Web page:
[Figure2]Figure 2. Wilhelm Conrad Röntgen in 1900 (from Wikimedia).

TK: Who was there?

WF: Ewald and Laue.

TK: You were there too?

WF: No, I wasn’t there at all. I heard about it from their later conversations. I had a job studying X-rays with Sommerfeld. I had an X-ray machine, at that time, one of the most intense and powerful X-ray machines, and I had to do some work on particular properties of X-rays and Planck’s quantum theory, okay? Sommerfeld had certain ideas about Brehmsstrahlung radiation, whether or not it was controlled by quantum processes etc. I was there shortly after these discussions. And we talked about it (X-ray interference) for a long time, and the strange thing is that none of the people who were at the meetings, including Röntgen and Sommerfeld – also Mie8  when we were skiing and Starke9 (and Wald and Jort)10 – these were the main people at the time: they didn’t think it would work. And I almost have forgotten Willy Wien11 from Würzburg, even though he had worked with X-rays at his Institute.

And it was kind of forbidden to do an experiment. “This is not possible; it is superfluous; the thermal vibrations will prevent it (X-ray interference) from happening.” No, people have forgotten, but as we now know, there were statistical problems too. There was only a certain probability that the locations and positions of atoms according to the space lattice were regular, and it seemed like a longshot, you know, that we would observe interference; as we later proved, we needed long-exposure periods. And we talked about it, and I said to Laue, “Well, let’s do it in the back (of the lab), let’s do it in the evening,” all right? [Chuckles]. And since, as I said, during the day I was busy with my work with Sommerfeld, my seminar assignments – you know what it is like in an institute – we brought in another student, Paul Knipping.12 He had just finished his PhD work and was writing up and had some time.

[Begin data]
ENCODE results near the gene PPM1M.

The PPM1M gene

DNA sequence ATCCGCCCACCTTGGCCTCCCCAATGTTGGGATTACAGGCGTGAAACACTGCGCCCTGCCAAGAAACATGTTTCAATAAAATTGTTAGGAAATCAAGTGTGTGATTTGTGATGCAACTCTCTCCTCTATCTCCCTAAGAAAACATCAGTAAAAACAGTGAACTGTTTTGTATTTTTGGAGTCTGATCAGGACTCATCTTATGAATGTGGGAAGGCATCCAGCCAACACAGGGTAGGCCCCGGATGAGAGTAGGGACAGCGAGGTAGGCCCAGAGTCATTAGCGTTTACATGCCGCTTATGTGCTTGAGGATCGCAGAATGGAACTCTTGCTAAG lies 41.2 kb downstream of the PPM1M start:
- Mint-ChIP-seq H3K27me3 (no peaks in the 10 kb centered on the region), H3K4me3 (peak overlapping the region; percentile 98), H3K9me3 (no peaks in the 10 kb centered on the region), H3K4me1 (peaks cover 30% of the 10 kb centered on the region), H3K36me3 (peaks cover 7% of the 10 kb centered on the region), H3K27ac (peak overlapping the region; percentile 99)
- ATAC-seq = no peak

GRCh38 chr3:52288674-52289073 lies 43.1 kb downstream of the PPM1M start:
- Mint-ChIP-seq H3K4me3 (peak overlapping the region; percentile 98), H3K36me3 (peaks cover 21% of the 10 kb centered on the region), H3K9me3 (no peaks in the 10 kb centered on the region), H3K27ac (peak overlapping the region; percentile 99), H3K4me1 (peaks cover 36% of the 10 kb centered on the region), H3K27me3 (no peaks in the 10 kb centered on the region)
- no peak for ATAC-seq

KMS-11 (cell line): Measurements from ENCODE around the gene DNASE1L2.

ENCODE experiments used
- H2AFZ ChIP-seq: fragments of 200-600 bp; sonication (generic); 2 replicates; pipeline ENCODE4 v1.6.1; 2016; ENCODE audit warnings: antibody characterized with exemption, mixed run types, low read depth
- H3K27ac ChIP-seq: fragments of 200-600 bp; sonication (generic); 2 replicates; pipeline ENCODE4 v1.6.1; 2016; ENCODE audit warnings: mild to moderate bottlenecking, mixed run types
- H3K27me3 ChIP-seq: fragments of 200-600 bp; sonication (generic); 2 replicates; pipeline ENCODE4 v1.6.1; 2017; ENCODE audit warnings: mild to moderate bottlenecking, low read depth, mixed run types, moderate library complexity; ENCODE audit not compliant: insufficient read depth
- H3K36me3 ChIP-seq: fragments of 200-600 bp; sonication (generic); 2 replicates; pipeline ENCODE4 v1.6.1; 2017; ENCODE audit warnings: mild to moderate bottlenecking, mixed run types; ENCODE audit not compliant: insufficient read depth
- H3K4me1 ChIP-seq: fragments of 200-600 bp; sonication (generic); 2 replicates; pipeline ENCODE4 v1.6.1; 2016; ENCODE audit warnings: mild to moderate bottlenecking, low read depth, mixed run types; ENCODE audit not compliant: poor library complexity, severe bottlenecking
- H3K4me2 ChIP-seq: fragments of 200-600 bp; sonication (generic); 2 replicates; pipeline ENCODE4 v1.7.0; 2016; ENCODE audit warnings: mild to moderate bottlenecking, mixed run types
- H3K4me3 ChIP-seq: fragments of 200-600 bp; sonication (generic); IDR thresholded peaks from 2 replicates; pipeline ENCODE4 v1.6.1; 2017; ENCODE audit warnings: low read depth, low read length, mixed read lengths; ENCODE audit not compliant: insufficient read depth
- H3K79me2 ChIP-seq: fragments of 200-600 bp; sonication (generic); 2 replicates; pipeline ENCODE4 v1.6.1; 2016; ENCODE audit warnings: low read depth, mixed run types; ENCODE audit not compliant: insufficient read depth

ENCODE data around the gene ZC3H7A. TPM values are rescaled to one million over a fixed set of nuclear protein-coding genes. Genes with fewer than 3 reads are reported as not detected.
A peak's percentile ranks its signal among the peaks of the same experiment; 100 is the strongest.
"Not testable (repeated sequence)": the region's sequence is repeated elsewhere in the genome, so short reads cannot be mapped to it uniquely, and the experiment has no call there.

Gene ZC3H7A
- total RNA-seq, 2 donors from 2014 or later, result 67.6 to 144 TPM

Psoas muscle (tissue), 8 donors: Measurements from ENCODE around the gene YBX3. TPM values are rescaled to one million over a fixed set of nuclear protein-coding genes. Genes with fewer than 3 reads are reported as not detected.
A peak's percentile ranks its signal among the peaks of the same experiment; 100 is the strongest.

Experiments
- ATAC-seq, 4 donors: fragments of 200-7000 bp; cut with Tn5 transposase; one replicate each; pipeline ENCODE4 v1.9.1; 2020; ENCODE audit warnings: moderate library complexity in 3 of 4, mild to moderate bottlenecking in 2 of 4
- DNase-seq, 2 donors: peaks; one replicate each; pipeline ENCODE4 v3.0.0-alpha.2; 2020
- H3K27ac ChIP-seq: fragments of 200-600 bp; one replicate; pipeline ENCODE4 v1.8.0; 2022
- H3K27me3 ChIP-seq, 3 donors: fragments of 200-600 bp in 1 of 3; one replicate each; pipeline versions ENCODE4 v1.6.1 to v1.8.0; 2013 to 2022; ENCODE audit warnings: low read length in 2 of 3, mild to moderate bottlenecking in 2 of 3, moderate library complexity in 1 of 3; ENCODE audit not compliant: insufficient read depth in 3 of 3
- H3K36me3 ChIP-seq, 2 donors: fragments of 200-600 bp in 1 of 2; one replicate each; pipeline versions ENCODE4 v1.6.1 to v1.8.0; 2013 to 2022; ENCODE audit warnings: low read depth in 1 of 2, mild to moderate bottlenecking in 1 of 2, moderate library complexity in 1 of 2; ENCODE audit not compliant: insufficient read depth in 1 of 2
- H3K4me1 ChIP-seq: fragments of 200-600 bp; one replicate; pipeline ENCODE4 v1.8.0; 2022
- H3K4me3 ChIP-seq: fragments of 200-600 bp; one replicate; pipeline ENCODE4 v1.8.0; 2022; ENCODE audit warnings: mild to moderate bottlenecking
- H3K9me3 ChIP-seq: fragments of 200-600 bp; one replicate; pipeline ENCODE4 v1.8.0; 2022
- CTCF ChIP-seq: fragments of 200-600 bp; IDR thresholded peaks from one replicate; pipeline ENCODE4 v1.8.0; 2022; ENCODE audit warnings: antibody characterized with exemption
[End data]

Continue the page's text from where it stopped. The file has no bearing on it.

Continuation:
We built a very simple apparatus, a diaphragm through which X-rays 1 mm or 2 mm in diameter passed, a large locked lead box containing a plate holder and a crystal holder, which was just a tripod (Fig. 3). Since we had misconceptions about the nature of these interferences, we first thought – and we should have known better, by the way – that it was the characteristic radiation of the crystal that triggered the interference. That is why we examined copper sulfate, because we thought we were generating the characteristic radiation of copper. Today, we know that this radiation is not at all coherent – just as fluorescent radiation is not optically coherent. As such, no interference could have come from the copper radiation.

[Figure3]Figure 3. Friedrich’s experimental apparatus for the first X-ray diffraction experiment. Copyright: Deutsches Museum in Munich.

Anyway, because I knew about X-rays, I thought: “Well, let’s just irradiate the crystal for ten hours.” So we irradiated for ten hours. At that time, we were still using the gas-containing tubes that had to be regenerated. We used a palladium tube, which is quite permeable to hydrogen, and the tubes had to be regenerated over and over again. We waited for ten hours. And in the evening it was around 11 pm that I took the plate out and put it in the developer tray, and then suddenly a black blob emerged, a black spot from the unscattered X-rays. In addition, there were ring-shaped patterns that were quite irregular, of course, because firstly, the mineral belongs to an irregular crystal system, okay, and also because it was not oriented. And next to these patterns, there was the shadow of a pitcher [Laughter].